These are the February titles that most impressed the Monitor's book critics:
1. "Directorate S," by Steve Coll
Steve Coll expertly unravels the adventures and misadventures of the principal powers and individual actors throughout the uneven arc of war in Afghanistan and Pakistan that has spanned decades. “Directorate S” is the sequel to Coll’s Pulitzer Prize-winning “Ghost Wars,” which tracks the key players and events across Central Asia, the Middle East, and the United States that ultimately led to 9/11.
2. "A Long Way from Home," by Peter Carey
A road race in 1950s Australia is the setting for Booker Prize-winning author Peter Carey’s entertaining and finely observed novel. A gutsy driver, her timid husband, and their oddball navigator cross a continent marred not only by poor roads but also racial injustice. As the team drive north, they encounter dispossessed Aboriginal people – and the story then swerves in a different direction.
3. "Enlightenment Now," by Steven Pinker
Harvard psychology professor Steven Pinker once again waves the flag for progress. In his earlier book “The Better Angels of Our Nature,” Pinker argued that there has been an astonishing decline of violence on Earth. Here he broadens his scope, putting that decline in the context of what he sees as the stirring extent of progress humans have achieved since the 18th century. Pinker argues that “the Enlightenment has worked – perhaps the greatest story seldom told.”
4. "Hotel Silence," by Audur Ava Olafsdottir
In this novel translated from Icelandic, protagonist Jónas, in despair about his failed marriage, checks into a rundown hotel with a plan to commit suicide. A handyman by trade, he instead ends up making the water run, fixing the windows, keeping the lights on, and helping all. This sparsely written book is full of wonder, portraying even the bleakest of human conditions with compassion and subtle dashes of humor.
5. "The Seabird’s Cry," by Adam Nicolson
British author Adam Nicolson travels the world to trace the 350 bird species (out of roughly 11,000) that have colonized the wind-swept coastlines, raw rocky outcrops, and open oceans of our planet. His book is a captivating celebration of the strange and marvelous beings called seabirds and the forbidding places they call home.
6. "Without Precedent," by Joel Richard Paul
Law professor Joel Richard Paul brings exactly the kind of perspective that a legal scholar can best provide to this engaging biography of US Supreme Court Justice John Marshall. The book’s narrative is especially strong when relating the turbulent legal and political infighting of Marshall’s years as chief justice.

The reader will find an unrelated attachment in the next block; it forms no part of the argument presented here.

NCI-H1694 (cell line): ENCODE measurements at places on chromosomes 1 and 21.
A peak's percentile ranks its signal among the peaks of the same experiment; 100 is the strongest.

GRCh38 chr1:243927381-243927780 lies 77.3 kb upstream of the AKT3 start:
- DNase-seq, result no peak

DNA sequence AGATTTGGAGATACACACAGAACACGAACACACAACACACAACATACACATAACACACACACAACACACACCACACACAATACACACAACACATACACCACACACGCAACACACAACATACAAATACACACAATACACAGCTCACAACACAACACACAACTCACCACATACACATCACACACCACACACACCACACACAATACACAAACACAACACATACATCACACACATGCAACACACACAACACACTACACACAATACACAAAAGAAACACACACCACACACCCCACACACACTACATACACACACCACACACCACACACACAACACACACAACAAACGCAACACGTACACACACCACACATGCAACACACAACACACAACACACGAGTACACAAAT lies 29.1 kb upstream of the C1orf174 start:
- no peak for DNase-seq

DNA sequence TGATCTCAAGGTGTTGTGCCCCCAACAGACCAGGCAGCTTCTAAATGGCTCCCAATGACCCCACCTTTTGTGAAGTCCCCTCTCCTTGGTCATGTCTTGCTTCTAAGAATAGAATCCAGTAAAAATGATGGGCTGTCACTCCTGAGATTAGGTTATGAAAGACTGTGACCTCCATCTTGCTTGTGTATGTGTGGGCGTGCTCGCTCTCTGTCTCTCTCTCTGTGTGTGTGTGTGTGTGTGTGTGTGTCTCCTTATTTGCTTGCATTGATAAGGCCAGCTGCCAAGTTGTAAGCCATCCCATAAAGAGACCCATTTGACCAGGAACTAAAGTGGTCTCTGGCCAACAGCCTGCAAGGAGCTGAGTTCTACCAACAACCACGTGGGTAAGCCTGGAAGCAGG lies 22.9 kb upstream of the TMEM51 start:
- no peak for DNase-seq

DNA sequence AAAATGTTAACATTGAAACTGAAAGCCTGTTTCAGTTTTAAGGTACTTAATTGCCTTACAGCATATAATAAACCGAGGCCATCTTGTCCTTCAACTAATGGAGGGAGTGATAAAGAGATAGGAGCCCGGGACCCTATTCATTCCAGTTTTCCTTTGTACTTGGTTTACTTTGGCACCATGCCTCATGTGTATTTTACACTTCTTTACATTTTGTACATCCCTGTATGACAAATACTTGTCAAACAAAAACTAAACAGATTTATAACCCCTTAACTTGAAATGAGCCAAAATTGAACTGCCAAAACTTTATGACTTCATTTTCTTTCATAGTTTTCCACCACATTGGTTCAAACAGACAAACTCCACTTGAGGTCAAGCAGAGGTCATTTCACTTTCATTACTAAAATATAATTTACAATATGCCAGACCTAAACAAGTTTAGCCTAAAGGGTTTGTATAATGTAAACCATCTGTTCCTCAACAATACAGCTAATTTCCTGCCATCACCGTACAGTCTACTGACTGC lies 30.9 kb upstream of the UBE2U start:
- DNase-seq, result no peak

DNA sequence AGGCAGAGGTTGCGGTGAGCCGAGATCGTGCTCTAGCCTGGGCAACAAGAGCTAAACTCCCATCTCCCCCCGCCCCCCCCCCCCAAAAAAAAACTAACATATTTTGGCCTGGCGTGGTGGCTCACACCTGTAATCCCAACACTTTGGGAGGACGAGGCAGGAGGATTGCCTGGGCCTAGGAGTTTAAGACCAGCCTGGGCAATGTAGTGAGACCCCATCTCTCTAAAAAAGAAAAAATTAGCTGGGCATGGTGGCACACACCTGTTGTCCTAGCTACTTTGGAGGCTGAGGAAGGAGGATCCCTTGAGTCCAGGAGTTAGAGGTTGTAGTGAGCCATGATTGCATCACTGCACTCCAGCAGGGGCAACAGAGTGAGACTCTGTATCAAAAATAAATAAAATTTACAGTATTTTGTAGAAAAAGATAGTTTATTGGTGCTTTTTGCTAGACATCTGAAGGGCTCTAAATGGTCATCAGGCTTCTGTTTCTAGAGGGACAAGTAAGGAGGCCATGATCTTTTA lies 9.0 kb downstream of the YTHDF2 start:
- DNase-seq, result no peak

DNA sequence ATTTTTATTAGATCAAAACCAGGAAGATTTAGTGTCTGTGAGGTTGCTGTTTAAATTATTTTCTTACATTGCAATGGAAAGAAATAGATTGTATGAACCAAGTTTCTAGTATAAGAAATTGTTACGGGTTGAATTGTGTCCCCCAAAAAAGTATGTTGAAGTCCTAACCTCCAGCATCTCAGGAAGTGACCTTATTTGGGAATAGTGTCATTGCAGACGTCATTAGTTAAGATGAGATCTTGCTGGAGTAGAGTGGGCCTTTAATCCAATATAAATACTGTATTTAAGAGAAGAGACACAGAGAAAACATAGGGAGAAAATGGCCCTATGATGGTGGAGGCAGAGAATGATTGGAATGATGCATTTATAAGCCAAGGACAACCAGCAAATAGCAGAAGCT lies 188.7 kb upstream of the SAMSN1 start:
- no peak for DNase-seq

7. "Don’t Skip Out on Me," by Willy Vlautin
The latest novel by award-winning author Willy Vlautin is riveting. Protagonist Horace Hopper – half Paiute, half Irish – has been adopted by elderly ranchers and now struggles to find his identity by pursuing a career as a champion boxer. Vlautin’s colorful characters inhabit both lonely Nevada ranch landscapes and gritty city scenes. Their world is painted with unflinching reality and raw emotion, yet also with compassion and heart, creating a compelling read.
8. "The Marshall Plan," by Benn Steil
Historian Benn Steil expertly moves through the story of how and why the United States abandoned isolationism at the end of World War II, also delineating the impact of that decision on our world today. Contemporary readers may be astonished by the bipartisanship displayed by the US Congress in making the Marshall Plan a reality – in stark contrast to the gridlock that afflicts Washington, D.C., today.
9. "What Are We Doing Here?," by Marilynne Robinson
This elegant collection of essays by award-winning novelist Marilynne Robinson examines the current polarization of American society by challenging the ideological threads that brought us to this point – the cherry-picking of historical facts, the false narratives, the acceptance of capitalism as a core value. Robinson’s arguments will captivate readers who enjoy delving deeply into history and ideas.
10. "Down and Across," by Arvin Ahmadi
This debut young adult novel about an indecisive Iranian-American teen who takes a road trip with the goal of self-improvement
is witty, wise, and inspirational. Note: Scenes with underage drinking and drug use make this a read recommended for older teens only.